Sediment and phosphorus (P) in runoff from pastures are potential non–point-source pollutants in surface waters that may be influenced by surface cover, sward height, treading damage, surface slope, soil moisture, and soil P. The objectives of the current study were to quantify sediment and total P loads in runoff produced during simulated rainfall from pastures and to evaluate their relationships with the physical and chemical characteristics of the soil and sward. Five forage management treatments—ungrazed (U), hay harvest/fall stockpile grazing (HS), continuous stocking to a sward height of 5 cm (5C), and rotational stocking to sward heights of 5 (5R) or 10 (10R) cm—were established in triplicate 0.40-ha paddocks in 3 smooth bromegrass (Bromus inermis Leyss.) pastures for 3 years. Rainfall simulations were conducted at a rainfall intensity of 7.1 cm·h−1 for 1.5 hours over a 0.5-m2 area in 3 locations at 2 slope ranges in each paddock in June, August, and October of each year and the subsequent April. Forage management did not affect mean sediment load (7.3 ± 5.0 kg·ha−1·h−1). Mean total P load was greatest from 5C treatment (0.071 ± 0.011 kg·ha−1·h−1), did not differ among the U, HS, and 10R treatments (0.019 ± 0.011 kg·ha−1·h−1), and was intermediate in the 5R treatment (0.053 ± 0.011 kg·ha−1·h−1). Of the soil and sward characteristics measured, percentage surface cover was most highly related to sediment load (R2 = 0.16) and total P load (R2 = 0.10). Surface runoff from pastures managed to maintain adequate residual forage cover did not contribute greater sediment or P to surface waters than an ungrazed grassland.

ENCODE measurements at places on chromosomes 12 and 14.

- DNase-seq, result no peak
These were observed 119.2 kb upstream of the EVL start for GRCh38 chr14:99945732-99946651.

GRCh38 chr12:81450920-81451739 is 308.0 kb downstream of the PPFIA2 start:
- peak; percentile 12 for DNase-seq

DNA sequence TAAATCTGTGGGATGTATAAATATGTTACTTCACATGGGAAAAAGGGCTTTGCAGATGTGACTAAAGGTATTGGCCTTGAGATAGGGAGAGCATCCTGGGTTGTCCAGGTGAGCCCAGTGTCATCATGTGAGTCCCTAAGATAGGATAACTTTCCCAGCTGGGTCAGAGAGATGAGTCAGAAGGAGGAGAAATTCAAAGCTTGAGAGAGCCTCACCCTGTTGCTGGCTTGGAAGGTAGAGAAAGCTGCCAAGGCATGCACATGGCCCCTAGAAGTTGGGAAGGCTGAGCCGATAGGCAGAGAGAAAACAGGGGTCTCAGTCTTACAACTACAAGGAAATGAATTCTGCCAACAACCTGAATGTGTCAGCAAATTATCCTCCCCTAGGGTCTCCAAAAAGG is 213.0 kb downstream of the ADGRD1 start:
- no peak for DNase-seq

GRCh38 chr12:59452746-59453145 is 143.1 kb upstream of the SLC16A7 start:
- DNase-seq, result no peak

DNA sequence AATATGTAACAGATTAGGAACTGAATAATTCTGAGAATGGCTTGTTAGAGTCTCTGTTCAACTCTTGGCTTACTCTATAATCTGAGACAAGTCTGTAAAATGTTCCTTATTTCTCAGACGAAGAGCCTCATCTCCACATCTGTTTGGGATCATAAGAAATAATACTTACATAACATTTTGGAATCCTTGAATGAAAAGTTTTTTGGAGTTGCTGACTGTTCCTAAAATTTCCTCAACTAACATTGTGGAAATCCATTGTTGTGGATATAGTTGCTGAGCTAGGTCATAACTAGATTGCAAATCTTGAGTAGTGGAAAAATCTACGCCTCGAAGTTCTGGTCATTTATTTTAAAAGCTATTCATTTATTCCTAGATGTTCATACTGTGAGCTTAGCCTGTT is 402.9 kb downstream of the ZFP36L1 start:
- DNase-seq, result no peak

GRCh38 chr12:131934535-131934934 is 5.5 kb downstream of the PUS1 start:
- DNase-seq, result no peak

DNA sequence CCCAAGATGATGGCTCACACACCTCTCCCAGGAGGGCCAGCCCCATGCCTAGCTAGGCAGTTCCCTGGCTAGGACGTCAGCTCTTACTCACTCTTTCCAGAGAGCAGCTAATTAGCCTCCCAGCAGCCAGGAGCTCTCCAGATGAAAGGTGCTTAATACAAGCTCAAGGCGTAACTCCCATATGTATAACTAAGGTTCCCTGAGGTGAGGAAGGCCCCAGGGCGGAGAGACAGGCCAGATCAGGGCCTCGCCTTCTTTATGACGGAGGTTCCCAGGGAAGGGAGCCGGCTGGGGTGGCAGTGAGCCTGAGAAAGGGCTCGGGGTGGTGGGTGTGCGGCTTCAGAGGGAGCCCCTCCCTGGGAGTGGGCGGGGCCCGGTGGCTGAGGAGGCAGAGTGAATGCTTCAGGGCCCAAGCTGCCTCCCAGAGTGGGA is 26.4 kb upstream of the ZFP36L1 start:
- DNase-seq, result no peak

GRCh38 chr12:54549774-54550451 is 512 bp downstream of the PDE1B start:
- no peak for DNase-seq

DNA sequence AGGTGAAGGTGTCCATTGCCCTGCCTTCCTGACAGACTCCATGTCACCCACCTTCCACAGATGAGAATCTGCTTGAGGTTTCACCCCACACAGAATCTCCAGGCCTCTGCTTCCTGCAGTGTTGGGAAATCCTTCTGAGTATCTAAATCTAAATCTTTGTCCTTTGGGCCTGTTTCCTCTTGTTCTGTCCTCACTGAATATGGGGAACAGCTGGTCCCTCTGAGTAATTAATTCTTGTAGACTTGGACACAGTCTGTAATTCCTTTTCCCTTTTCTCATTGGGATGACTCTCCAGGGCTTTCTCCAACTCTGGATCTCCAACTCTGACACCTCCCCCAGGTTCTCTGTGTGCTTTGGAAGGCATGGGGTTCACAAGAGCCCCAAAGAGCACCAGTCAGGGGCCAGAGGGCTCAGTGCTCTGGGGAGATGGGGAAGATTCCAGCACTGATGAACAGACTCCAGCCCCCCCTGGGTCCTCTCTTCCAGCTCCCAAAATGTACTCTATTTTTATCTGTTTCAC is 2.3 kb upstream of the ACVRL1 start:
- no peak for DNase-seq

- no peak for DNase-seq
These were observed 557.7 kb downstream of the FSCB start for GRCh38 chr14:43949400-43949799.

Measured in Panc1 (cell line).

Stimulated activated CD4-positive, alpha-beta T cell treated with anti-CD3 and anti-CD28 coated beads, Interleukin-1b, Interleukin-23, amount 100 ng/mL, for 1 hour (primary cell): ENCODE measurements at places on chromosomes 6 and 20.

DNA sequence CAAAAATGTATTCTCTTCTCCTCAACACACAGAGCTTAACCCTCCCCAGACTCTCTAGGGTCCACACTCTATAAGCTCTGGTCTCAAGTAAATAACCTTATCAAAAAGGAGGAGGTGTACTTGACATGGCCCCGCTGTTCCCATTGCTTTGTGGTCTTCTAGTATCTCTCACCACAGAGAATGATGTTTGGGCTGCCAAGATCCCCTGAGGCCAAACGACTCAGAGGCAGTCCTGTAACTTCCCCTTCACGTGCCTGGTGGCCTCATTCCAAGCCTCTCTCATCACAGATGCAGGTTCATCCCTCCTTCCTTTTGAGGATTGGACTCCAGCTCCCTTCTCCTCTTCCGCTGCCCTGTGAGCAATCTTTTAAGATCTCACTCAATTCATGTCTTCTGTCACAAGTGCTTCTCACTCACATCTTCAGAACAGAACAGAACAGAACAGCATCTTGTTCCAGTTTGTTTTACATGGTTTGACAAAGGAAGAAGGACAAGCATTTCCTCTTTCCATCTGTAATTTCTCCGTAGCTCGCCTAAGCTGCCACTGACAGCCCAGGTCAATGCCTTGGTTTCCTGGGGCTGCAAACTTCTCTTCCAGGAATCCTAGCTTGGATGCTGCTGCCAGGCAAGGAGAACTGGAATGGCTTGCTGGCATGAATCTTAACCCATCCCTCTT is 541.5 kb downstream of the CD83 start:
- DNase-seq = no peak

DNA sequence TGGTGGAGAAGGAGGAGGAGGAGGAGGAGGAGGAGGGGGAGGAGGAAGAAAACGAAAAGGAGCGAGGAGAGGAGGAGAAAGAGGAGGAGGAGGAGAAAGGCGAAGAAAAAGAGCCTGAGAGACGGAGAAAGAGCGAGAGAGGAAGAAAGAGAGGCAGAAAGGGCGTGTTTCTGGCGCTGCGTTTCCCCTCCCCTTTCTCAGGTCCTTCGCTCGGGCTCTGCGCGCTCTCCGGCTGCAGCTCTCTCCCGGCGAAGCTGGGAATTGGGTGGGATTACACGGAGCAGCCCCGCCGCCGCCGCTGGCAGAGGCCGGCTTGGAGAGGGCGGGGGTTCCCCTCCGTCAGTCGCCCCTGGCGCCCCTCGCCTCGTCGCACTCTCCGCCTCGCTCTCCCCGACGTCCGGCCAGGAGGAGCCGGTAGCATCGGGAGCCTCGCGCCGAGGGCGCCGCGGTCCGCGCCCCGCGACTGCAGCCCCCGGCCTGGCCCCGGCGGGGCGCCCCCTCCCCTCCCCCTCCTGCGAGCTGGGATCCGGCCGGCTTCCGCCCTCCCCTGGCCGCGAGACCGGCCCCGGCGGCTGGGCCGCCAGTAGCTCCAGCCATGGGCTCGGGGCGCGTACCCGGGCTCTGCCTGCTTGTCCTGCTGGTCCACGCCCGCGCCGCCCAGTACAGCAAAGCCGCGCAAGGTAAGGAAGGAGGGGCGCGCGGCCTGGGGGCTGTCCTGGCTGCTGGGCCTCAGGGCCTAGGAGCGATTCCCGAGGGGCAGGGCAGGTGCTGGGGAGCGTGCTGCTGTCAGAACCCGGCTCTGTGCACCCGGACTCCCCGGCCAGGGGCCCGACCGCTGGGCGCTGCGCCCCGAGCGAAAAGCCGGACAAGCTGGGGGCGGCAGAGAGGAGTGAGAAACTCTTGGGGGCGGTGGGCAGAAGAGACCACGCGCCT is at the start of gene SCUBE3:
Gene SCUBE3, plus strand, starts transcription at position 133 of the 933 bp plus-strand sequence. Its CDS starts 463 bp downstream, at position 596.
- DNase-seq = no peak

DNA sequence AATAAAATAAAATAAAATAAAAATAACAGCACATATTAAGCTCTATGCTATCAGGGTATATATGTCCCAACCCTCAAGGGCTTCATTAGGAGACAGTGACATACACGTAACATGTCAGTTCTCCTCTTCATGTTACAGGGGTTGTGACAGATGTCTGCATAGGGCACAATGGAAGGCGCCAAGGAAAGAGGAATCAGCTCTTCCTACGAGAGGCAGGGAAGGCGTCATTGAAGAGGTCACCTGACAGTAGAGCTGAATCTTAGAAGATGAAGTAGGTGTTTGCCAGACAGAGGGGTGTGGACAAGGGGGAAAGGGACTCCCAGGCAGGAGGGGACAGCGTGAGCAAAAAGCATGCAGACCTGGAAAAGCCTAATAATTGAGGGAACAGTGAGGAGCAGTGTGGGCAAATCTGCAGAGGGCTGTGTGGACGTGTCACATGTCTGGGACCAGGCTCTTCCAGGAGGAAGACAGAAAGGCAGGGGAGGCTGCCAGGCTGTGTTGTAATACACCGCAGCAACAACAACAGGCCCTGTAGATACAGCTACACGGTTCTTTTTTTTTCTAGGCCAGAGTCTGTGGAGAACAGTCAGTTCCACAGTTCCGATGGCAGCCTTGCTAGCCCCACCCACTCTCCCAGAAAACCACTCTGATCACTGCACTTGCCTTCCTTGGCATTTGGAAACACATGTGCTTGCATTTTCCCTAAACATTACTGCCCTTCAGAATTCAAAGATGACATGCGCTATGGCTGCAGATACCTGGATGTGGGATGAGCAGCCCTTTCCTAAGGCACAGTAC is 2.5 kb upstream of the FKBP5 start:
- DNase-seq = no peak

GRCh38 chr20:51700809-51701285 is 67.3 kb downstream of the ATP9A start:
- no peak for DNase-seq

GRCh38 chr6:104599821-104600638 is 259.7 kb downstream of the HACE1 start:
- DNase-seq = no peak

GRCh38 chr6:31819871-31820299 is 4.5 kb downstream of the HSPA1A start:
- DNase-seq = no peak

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Vol. 59 • No. 6